How does this compare to state law trends?

The federal law creates a floor, not a ceiling. More than a dozen states have already passed legislation limiting employee NDAs, including California and New York.  

California: California has severely limited NDA enforcement for all forms of workplace harassment and discrimination.  The state prohibits confidentiality agreements as a condition of employment that prevent an employee from disclosing most unlawful workplace conduct. And unlike the federal law, California’s law also bans confidentiality provisions in settlement agreements that prohibit an employee from discussing the underlying facts of the case. Agreements to protect the worker’s identity or safeguard the amount paid are permitted. Again, California law applies to all forms of harassment and discrimination, including sex, religion, color, national origin, disability, familial status, gender, age and others.

New York: The Empire State has similarly outlawed agreements that prevent the employee from disclosing the underlying facts and circumstances related to an employment discrimination claim. Like California, the legislation originally applied only to sex discrimination, but was expanded in subsequent iterations. New York lawmakers have also introduced legislation that would ban most NDA and nondisparagement clauses that prevent disclosure of harassment or discrimination in employment contracts.  

What should employers do now?

The Speak Out Act is hardly the first of its kind. Last March, Congress passed the Ending Forced Arbitration of Sexual Assault and Sexual Harassment Act, prohibiting enforcement of any pre-dispute arbitration agreement in these types of cases. With these trends in federal and state law, employers must take action:

  • Update your new employment contracts. While the law does not prohibit broad agreements full-stop, HR departments should review new agreements and ‘form’ agreements, to ensure they will withstand legal scrutiny. You do not need to change or try to get existing agreements signed anew.  Just be aware that a requirement of an NDA is likely not enforceable.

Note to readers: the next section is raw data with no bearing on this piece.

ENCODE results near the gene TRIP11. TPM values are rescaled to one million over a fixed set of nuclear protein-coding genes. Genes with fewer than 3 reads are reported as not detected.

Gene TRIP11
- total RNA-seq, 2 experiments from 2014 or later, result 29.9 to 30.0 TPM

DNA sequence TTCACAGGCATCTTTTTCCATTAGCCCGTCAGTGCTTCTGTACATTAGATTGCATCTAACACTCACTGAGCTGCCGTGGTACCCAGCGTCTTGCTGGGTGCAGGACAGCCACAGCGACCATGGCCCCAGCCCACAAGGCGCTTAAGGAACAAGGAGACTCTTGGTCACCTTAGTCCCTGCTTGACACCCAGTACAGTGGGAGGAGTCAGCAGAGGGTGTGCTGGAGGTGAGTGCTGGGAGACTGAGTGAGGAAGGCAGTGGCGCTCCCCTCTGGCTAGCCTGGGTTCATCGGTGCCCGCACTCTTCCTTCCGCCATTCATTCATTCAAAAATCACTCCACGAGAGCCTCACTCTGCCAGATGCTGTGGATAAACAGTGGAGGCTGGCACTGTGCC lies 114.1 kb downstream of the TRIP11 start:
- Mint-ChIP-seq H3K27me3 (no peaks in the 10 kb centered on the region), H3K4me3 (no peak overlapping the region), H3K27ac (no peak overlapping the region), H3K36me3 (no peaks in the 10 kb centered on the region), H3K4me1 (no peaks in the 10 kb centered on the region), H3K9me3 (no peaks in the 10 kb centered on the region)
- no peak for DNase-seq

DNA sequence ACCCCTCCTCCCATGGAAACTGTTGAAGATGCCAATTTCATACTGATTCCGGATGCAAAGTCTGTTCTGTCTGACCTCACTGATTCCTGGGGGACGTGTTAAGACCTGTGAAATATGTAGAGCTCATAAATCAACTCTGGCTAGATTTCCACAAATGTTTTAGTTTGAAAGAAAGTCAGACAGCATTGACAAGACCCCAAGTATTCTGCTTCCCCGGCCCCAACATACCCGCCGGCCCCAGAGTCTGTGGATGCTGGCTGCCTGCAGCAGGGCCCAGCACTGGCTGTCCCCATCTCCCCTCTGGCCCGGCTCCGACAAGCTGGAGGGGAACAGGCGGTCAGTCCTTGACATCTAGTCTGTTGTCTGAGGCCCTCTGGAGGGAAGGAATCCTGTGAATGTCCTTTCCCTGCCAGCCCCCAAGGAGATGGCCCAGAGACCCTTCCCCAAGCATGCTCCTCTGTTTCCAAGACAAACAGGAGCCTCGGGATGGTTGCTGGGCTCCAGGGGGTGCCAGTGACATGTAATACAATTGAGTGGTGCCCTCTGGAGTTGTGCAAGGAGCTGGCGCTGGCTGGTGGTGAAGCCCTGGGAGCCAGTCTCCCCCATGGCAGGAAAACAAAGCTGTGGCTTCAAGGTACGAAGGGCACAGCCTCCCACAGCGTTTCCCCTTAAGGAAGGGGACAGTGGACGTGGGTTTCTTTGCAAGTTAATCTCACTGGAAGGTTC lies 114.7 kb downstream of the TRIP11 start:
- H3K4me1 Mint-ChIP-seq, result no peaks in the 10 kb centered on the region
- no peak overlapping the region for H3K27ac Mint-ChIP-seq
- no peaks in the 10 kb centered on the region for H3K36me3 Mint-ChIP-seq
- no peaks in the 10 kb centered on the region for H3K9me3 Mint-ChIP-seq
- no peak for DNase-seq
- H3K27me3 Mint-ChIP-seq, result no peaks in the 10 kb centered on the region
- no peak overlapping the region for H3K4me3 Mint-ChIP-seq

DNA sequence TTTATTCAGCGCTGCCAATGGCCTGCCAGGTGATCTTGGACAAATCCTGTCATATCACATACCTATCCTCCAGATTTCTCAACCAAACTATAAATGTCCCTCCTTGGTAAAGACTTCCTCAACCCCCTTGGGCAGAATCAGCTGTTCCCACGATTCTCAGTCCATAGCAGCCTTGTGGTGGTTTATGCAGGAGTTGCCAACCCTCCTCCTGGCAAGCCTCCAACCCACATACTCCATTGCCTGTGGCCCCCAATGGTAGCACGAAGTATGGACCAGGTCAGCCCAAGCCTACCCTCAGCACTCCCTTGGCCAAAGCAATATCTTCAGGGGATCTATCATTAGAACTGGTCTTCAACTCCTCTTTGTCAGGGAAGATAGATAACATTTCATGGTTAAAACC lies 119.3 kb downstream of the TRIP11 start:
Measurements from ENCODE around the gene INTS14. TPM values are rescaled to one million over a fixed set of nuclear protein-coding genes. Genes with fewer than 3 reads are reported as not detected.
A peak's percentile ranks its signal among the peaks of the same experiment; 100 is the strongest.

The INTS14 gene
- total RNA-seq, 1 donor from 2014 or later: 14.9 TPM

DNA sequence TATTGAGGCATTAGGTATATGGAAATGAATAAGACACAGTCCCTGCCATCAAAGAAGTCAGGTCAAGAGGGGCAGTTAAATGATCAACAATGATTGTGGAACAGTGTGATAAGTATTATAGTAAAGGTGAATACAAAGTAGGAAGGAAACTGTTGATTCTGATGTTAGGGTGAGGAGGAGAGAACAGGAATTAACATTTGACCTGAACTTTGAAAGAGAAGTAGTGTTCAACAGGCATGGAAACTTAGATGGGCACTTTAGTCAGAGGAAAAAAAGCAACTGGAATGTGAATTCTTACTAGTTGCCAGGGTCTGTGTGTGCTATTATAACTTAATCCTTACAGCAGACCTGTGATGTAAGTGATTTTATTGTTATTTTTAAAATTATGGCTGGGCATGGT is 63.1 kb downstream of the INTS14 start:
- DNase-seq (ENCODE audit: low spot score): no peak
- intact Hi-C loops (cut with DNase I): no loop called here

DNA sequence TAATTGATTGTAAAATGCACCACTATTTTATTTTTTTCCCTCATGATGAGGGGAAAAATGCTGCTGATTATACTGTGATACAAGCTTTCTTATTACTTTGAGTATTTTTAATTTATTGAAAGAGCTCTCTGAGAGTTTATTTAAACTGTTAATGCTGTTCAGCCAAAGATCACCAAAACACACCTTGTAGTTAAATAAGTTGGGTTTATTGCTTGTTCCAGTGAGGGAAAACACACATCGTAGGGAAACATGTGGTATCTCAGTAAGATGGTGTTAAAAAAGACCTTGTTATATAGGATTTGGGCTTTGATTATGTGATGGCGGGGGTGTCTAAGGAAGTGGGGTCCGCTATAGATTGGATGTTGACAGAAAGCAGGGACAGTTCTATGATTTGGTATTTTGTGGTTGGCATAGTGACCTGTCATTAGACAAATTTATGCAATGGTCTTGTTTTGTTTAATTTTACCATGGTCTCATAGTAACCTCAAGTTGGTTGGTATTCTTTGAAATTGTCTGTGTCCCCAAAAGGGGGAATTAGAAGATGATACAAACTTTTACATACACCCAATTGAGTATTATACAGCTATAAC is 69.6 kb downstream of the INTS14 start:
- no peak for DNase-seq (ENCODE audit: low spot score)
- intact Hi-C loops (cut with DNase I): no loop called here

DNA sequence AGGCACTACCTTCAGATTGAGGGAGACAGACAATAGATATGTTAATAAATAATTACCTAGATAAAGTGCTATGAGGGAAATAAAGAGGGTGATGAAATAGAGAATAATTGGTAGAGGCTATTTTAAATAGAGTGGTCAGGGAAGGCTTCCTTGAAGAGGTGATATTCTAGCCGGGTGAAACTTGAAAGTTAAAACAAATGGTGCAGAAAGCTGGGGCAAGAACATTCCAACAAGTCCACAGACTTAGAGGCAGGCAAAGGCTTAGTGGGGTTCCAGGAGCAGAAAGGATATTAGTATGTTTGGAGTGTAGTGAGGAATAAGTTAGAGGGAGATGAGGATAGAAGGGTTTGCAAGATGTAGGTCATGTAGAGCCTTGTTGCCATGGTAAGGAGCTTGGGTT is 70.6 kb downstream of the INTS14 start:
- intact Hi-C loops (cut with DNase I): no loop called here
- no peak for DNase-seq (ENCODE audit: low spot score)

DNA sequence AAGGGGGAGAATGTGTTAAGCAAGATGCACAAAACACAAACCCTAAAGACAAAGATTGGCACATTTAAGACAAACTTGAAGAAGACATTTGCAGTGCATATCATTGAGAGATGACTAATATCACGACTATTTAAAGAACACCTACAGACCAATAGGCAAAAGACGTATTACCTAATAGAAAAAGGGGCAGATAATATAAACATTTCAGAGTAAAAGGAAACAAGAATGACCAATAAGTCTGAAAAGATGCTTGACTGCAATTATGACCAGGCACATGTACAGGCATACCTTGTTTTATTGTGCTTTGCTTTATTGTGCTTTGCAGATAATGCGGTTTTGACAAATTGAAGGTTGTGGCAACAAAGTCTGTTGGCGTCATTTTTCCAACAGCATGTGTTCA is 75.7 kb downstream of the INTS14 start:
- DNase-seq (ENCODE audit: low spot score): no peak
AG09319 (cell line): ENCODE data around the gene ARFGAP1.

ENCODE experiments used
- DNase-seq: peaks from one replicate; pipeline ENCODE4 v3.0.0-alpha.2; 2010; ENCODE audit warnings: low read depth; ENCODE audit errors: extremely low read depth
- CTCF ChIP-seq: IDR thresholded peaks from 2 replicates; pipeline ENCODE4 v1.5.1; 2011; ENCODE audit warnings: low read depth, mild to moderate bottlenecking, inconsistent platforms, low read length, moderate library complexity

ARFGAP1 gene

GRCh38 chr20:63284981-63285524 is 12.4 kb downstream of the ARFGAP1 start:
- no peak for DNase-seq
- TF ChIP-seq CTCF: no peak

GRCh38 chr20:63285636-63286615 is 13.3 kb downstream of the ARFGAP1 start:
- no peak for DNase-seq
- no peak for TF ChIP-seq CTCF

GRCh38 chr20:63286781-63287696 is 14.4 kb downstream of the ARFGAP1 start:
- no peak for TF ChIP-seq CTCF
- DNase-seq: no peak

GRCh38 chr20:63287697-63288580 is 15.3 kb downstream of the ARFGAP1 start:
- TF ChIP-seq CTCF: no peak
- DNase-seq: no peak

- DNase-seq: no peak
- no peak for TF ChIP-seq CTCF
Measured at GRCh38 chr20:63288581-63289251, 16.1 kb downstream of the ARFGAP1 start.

• Refresh your training materials and HR response policies. Ensure your company’s response is in compliance with federal and state laws. This includes training supervisors and updating company policies.
  • Consult counsel. Speak with an attorney if you have any questions about this new federal law or your obligations under state law.

We’re monitoring employment law trends on Capitol Hill and across the nation. Subscribe to stay up-to-date with the legal developments that will most impact your company in the months to come.

Continue Reading The Fall of the NDA: Compliance and Litigation Following the Speak Out Act

The Illinois Biometric Information Privacy Act (BIPA) has been on the books as one of the nation’s most protective biometric privacy statutes since 2008. It was also one of the first to give individuals a cause of action for monetary damages against individuals or companies that violate the law. For the first time in the Act’s 14 year history, however, a case has been tried before a jury to a verdict. The Rogers v. BNSF trial recently wrapped up in the U.S. District Court for the Northern District of Illinois, with Judge Matthew Kennelly presiding and the $228 million verdict stunning, but not surprising, many who have been following BIPA developments.

Despite BIPA’s relatively maturity, basic questions still remain as to the scope of the statute. Most pressingly, the applicable statute of limitations for violations of the Act (how many years a plaintiff has to file a lawsuit after a violation), and the number of BIPA violations that may accrue have not been decided.
Continue Reading BIPA Goes on Trial

The NYC Pay Transparency Law will go into effect this week. Starting November 1, 2022, employers with four or more employees advertising jobs in NYC must include the minimum and maximum salary that the employer believes in good faith at the time of the posting they are willing to pay for the advertised job, promotion, or transfer opportunity.

Employers can access the City’s most recent and complete guidance here, but below are a few highlights:

  • Employers should comply with the new requirements when advertising for positions that can or will be performed, in whole or in part, in NYC, whether from an office, in the field, or remotely from the employee’s home.
  • “Good faith” means the salary range the employer honestly believes at the time they are listing the job advertisement that they are willing to pay the successful applicant(s).
  • Salary includes the base annual or hourly wage or rate of pay, regardless of the frequency of payment, and does not include other forms of compensation or benefits (e.g., health insurance, severance pay, or 401(k)).